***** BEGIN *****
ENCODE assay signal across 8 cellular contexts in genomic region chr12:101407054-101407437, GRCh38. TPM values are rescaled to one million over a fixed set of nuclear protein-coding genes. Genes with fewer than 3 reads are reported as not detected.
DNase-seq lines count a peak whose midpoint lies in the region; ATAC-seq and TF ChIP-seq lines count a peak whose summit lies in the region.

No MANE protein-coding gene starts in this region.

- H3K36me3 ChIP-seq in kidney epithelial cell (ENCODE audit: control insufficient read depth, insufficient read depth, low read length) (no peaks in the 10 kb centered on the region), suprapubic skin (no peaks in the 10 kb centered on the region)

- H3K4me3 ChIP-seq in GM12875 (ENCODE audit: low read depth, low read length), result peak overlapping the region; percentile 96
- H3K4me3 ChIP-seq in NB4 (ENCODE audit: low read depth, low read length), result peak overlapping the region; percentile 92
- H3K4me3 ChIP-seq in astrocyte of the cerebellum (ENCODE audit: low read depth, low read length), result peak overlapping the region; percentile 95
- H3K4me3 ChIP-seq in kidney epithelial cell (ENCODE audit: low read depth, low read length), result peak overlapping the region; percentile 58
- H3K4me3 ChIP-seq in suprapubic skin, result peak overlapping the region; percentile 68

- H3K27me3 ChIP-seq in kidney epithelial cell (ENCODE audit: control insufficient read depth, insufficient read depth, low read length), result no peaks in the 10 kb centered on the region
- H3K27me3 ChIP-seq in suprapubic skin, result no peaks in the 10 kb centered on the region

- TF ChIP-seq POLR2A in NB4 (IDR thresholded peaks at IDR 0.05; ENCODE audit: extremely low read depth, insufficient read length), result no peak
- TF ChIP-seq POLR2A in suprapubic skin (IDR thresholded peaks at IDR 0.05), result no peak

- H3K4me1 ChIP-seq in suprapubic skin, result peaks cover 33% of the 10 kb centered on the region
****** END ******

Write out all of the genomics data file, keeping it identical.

ENCODE assay signal across 8 cellular contexts in genomic region chr12:101407054-101407437, GRCh38. TPM values are rescaled to one million over a fixed set of nuclear protein-coding genes. Genes with fewer than 3 reads are reported as not detected.
DNase-seq lines count a peak whose midpoint lies in the region; ATAC-seq and TF ChIP-seq lines count a peak whose summit lies in the region.

No MANE protein-coding gene starts in this region.

- H3K36me3 ChIP-seq in kidney epithelial cell (ENCODE audit: control insufficient read depth, insufficient read depth, low read length) (no peaks in the 10 kb centered on the region), suprapubic skin (no peaks in the 10 kb centered on the region)

- H3K4me3 ChIP-seq in GM12875 (ENCODE audit: low read depth, low read length), result peak overlapping the region; percentile 96
- H3K4me3 ChIP-seq in NB4 (ENCODE audit: low read depth, low read length), result peak overlapping the region; percentile 92
- H3K4me3 ChIP-seq in astrocyte of the cerebellum (ENCODE audit: low read depth, low read length), result peak overlapping the region; percentile 95
- H3K4me3 ChIP-seq in kidney epithelial cell (ENCODE audit: low read depth, low read length), result peak overlapping the region; percentile 58
- H3K4me3 ChIP-seq in suprapubic skin, result peak overlapping the region; percentile 68

- H3K27me3 ChIP-seq in kidney epithelial cell (ENCODE audit: control insufficient read depth, insufficient read depth, low read length), result no peaks in the 10 kb centered on the region
- H3K27me3 ChIP-seq in suprapubic skin, result no peaks in the 10 kb centered on the region

- TF ChIP-seq POLR2A in NB4 (IDR thresholded peaks at IDR 0.05; ENCODE audit: extremely low read depth, insufficient read length), result no peak
- TF ChIP-seq POLR2A in suprapubic skin (IDR thresholded peaks at IDR 0.05), result no peak

- H3K4me1 ChIP-seq in suprapubic skin, result peaks cover 33% of the 10 kb centered on the region